Treating Opioid Overdose with Naloxone
You may have heard about the life-saving medication called naloxone, often referred to by its brand name Narcan. It is used to reverse opioid overdoses. But did you know that you can access this medication to keep on hand in case of an emergency? This article outlines important steps you can take to be prepared to use naloxone in the event that you, or someone you know, experiences an opioid overdose.
What is naloxone?
Naloxone is a powerful, fast-acting antidote, or reversal agent, for children and adults who are suspected of having an opioid overdose. It is safe, non-addictive, and available in three FDA-approved forms designed to be used by consumers (non-healthcare professionals): a nasal spray, injectable, and auto-injector.
Who would benefit from naloxone?
Opioids are a class of medications that are used to treat severe pain, and while they are highly effective and widely used for pain relief, they have a high potential for overuse and abuse. This means that people who take opioid medications, even with a prescription and a legitimate need for them, may have a hard time stopping when their pain subsides or when their prescription runs out.
Overdoses can happen to anyone who uses opioids, whether they are using them legally or illegally. With proper training, preparation, and follow-up with medical professionals, naloxone can be used to reverse the effects of opioids during an overdose.
Should I have naloxone readily available?
Some examples of opioids include oxycodone, hydrocodone, morphine, fentanyl, hydromorphone, and heroin. If you, anyone in your household, neighbors, friends, family members, or anyone you spend time with use these medications, having naloxone available and knowing how to respond in an overdose situation could save lives.
Because opioid overdoses can happen very quickly and without warning and can cause a person to stop breathing, having naloxone on hand before an emergency situation presents itself is incredibly important.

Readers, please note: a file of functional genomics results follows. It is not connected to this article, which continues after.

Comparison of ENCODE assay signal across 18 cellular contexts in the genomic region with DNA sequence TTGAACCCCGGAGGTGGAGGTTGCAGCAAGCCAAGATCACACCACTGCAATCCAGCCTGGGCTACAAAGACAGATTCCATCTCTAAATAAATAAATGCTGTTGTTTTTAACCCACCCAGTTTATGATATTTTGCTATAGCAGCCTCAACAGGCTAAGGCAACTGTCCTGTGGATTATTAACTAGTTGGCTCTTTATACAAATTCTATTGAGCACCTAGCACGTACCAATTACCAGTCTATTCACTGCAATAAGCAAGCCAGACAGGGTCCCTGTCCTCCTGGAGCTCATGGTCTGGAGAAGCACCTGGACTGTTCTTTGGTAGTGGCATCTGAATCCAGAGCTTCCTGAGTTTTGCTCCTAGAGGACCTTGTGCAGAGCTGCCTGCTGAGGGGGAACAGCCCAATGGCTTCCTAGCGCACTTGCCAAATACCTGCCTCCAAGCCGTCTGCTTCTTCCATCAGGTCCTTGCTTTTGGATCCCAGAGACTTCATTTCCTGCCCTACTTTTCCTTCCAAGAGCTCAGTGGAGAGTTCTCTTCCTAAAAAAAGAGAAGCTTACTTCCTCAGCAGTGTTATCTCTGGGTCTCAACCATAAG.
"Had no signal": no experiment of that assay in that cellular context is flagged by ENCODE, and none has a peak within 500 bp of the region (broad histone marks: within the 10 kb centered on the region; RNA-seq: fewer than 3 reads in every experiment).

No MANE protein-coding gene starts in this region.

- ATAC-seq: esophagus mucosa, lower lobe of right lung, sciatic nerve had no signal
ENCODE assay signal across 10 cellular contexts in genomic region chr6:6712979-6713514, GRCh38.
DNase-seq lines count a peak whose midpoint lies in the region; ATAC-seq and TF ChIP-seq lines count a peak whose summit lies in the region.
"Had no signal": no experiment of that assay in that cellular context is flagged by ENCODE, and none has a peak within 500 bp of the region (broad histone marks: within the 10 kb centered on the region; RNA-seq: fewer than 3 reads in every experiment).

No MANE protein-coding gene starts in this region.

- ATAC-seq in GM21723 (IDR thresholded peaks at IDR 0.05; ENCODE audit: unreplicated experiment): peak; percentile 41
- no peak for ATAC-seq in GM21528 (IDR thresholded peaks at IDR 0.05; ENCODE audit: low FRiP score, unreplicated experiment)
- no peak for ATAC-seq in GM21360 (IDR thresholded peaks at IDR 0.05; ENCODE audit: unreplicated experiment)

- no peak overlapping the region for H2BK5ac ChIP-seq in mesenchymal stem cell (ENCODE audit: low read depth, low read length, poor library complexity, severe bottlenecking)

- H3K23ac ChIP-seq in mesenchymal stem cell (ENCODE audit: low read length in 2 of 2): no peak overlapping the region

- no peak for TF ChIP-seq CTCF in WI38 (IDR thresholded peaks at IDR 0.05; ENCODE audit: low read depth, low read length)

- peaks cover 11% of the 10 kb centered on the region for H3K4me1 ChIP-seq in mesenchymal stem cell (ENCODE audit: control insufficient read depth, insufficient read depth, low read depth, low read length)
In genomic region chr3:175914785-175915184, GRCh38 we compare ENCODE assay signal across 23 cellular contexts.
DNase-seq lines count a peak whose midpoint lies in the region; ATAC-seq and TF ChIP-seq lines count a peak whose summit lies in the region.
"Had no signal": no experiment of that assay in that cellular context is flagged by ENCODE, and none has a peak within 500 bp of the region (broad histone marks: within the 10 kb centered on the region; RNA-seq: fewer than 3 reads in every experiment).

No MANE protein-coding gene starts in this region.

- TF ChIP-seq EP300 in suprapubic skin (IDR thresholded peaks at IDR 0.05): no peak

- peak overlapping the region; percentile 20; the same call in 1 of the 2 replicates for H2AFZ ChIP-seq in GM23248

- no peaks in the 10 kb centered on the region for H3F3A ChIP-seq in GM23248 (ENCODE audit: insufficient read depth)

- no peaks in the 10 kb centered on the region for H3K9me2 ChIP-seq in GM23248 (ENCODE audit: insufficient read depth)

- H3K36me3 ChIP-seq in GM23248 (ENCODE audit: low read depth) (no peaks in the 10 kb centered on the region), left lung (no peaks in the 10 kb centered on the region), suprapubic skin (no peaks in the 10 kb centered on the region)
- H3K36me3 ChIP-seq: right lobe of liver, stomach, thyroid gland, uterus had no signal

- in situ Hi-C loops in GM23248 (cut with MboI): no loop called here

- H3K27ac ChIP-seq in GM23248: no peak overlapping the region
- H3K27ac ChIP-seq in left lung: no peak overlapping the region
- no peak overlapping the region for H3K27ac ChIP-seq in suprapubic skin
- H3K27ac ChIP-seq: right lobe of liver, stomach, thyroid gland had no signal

Keep your naloxone in a place that is readily accessible at all times that you may experience or encounter an overdose and replace the product if it expires or if you notice discoloration or particles in the solution.
You will not be able to use naloxone on yourself if you experience an overdose.
If you believe that you may need naloxone for yourself, show your family members, housemates, or people who spend time with you how to use naloxone and where it is stored.
They will not have time to read the directions on how to use your naloxone device in the case of emergency, so have them read the instructions in advance and practice with a demonstration device before an overdose occurs.
However, in the event that you or someone around you experiences an overdose and are unsure of how to use naloxone, it is best to still try to use the naloxone to the best of your ability in an emergency situation.
How do I use naloxone?
Naloxone is available as a nasal spray, an injectable, or an auto-injectable. Ask your pharmacist to show you how to use whichever form of naloxone you get. Some pharmacies carry demonstration devices so you can become familiar with how to use that specific form of naloxone. Read all of the instructions that come with the medication or refer to the instructions on the manufacturer’s website.
How do I obtain naloxone?
In many states, anyone can get naloxone from the pharmacy without a prescription through a standing order that allows anyone who thinks they may need naloxone, either for themselves or another person, to get it directly from their pharmacist.
Although each state has different regulations for obtaining naloxone, as of August 2020, all 50 states and the District of Columbia have some form of a naloxone access law. Many insurance plans may even cover the cost or a portion of the cost of obtaining naloxone.
Speak with your doctor if you are prescribed an opioid medication to see if they can give you a prescription for naloxone to go along with it.
What are the symptoms of an opioid overdose?
It is important to know when to use naloxone by knowing how to recognize symptoms of an opioid overdose. These symptoms may include trouble breathing, shallow breathing, or not breathing, blue lips, gums, or fingertips, slow or irregular heartbeat or pulse, excessive sleepiness, small pupils, or not responding to a loud voice or a firm knock to the center of their chest.
Because naloxone is safe to use and cannot cause harm for people who have not used opioids, you should still use naloxone even if you’re unsure whether or not the person has actually overdosed.
If the person is experiencing a different emergency unrelated to opioid overdose, the naloxone will not have an effect on them and won’t hurt them.
Naloxone is very effective and works quickly for reversing opioid overdoses, but it is a temporary fix. It is imperative to seek emergency medical attention after using it, even if the person recovers or regains consciousness. Naloxone is available without a prescription in most states. Be sure to talk to your pharmacist about how to use naloxone and ask them to demonstrate how to administer it.